Google’s privacy woes just got worse. According to a study by researchers at a German university, more than 99 percent of all smartphones that run Google‘s Android operating system can easily be infiltrated by mobile hackers. The attackers can then use the “leaked” data to impersonate the rightful user, and access online accounts, such as Google Calendar, Twitter and Facebook.
According to the University of Ulm researchers, Bastian Konings, Jens Nickels, and Florian Schaub, the Android vulnerability is due to an improper implementation of the ClientLogin protocol, which is used in Android versions 2.3.3 and earlier, reports The Register. Once a user submits his or her login information, ClientLogin receives an authentication token that is sent as a cleartext file. Because the authentication token (authToken) can be used repeatedly for up to 14 days, hackers can access the information stored in the file, and use it to do their nefarious bidding.
“We wanted to know if it is really possible to launch an impersonation attack against Google services and started our own analysis,” write the researchers on their blog. “The short answer is: Yes, it is possible, and it is quite easy to do so. Further, the attack is not limited to Google Calendar and Contacts, but is theoretically feasible with all Google services using the ClientLogin authentication protocol for access to its data APIs.”
As bad as this sounds — indeed, is — for Android users, this type of attack can only be waged when the Android device is using an unsecured network, like a Wi-Fi hotspot, to send data. The researchers say hackers could wage such an attack when a device is connected to a network that is under their control.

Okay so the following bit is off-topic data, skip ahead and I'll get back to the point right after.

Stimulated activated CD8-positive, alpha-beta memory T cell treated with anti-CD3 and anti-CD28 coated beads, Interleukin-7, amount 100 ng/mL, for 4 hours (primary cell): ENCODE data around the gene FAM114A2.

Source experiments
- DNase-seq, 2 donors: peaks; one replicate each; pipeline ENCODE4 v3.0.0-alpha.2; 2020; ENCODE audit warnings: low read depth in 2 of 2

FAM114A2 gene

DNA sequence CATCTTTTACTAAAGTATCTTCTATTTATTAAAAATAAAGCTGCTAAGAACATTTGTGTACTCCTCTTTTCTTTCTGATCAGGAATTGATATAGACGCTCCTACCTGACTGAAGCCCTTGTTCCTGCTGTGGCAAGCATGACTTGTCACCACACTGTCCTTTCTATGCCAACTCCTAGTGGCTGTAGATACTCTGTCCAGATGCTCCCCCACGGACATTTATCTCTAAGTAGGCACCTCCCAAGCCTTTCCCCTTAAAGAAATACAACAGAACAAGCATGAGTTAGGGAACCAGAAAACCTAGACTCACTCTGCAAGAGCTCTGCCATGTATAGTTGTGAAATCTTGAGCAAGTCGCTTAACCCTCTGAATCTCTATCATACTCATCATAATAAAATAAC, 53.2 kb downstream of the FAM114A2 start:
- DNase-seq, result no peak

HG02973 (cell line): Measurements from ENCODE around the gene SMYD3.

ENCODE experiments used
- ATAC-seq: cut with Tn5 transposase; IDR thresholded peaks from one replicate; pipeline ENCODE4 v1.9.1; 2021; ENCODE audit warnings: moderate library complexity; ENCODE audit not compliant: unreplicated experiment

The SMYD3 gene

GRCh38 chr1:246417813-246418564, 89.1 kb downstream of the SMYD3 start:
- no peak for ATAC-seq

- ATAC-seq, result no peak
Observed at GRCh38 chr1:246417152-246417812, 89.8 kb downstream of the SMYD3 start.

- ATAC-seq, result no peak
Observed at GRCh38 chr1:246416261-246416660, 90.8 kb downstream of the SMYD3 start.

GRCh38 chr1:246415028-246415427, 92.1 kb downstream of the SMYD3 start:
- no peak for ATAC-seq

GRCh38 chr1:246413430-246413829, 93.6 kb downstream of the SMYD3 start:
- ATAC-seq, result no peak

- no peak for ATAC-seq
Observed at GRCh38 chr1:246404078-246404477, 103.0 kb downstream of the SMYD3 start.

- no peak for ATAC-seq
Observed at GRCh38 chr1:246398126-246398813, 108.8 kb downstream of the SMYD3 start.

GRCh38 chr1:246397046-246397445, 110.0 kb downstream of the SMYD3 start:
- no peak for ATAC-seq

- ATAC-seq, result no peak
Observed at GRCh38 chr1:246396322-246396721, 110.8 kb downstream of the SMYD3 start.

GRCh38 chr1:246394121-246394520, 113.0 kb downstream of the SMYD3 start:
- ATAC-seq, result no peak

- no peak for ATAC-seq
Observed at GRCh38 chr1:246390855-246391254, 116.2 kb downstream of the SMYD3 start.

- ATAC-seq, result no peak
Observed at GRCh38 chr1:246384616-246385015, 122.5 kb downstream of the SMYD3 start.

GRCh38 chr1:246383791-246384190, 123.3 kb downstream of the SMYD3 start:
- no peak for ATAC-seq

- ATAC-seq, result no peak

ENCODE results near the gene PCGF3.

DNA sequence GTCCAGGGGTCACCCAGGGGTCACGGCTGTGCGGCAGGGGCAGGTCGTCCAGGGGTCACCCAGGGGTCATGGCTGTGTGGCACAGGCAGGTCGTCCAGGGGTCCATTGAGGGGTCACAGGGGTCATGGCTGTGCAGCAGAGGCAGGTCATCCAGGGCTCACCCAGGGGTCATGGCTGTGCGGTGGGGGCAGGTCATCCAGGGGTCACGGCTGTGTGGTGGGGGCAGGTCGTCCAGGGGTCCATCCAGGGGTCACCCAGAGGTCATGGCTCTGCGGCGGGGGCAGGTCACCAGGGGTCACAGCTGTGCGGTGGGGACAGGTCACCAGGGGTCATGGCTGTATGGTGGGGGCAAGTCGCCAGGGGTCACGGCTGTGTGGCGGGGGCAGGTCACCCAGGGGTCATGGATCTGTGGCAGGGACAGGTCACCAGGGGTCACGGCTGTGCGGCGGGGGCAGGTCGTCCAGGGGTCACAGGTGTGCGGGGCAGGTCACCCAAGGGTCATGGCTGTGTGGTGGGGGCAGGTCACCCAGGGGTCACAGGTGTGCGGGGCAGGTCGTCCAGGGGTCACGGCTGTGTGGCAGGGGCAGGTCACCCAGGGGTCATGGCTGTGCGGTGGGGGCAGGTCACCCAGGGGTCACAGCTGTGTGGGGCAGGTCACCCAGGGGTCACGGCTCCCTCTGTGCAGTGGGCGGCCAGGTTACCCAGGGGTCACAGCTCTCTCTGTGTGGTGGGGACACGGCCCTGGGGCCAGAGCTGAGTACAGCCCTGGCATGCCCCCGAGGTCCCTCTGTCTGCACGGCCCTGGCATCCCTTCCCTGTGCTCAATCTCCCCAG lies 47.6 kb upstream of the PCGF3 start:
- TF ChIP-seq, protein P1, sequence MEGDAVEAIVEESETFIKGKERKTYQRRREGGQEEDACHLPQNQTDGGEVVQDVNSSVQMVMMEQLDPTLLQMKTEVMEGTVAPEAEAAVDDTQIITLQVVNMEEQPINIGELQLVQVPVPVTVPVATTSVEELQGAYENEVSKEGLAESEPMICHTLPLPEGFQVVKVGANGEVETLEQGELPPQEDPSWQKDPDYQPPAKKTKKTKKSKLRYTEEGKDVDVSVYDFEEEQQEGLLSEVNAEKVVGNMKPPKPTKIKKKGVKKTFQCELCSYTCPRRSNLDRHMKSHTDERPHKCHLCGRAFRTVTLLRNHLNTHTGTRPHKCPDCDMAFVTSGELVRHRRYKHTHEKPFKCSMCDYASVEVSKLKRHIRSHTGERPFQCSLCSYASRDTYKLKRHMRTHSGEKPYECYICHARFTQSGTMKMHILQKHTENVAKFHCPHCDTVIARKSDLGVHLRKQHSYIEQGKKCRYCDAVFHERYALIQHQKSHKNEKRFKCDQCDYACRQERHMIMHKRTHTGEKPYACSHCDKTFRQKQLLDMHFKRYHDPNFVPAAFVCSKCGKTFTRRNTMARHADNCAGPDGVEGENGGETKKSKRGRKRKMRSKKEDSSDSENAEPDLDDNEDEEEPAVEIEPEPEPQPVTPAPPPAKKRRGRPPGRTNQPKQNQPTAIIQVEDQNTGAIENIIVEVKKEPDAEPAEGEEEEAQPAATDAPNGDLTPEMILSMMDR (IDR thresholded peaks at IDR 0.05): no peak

“To collect such authTokens on a large scale an adversary could setup a wifi access point with a common SSID (evil twin) of an unencrypted wireless network, e.g., T-Mobile, attwifi, starbucks,” write the researchers. “With default settings, Android phones automatically connect to a previously known network and many apps will attempt syncing immediately. While syncing would fail (unless the adversary forwards the requests), the adversary would capture authTokens for each service that attempted syncing.”
The researchers suggest a number of ways to fix the issue, for app developers, Google and Android users alike. Developers whose apps use ClientLogin “should immediately switch to https,” the researchers say. And Google should limit the life of the authentication token, and restrict automatic connects to protected networks only. Android users should update their devices to 2.3.4 as soon as possible, they say, as well as turn off automatic sync when connecting with Wi-Fi, or avoid unsecured Wi-Fi networks entirely.
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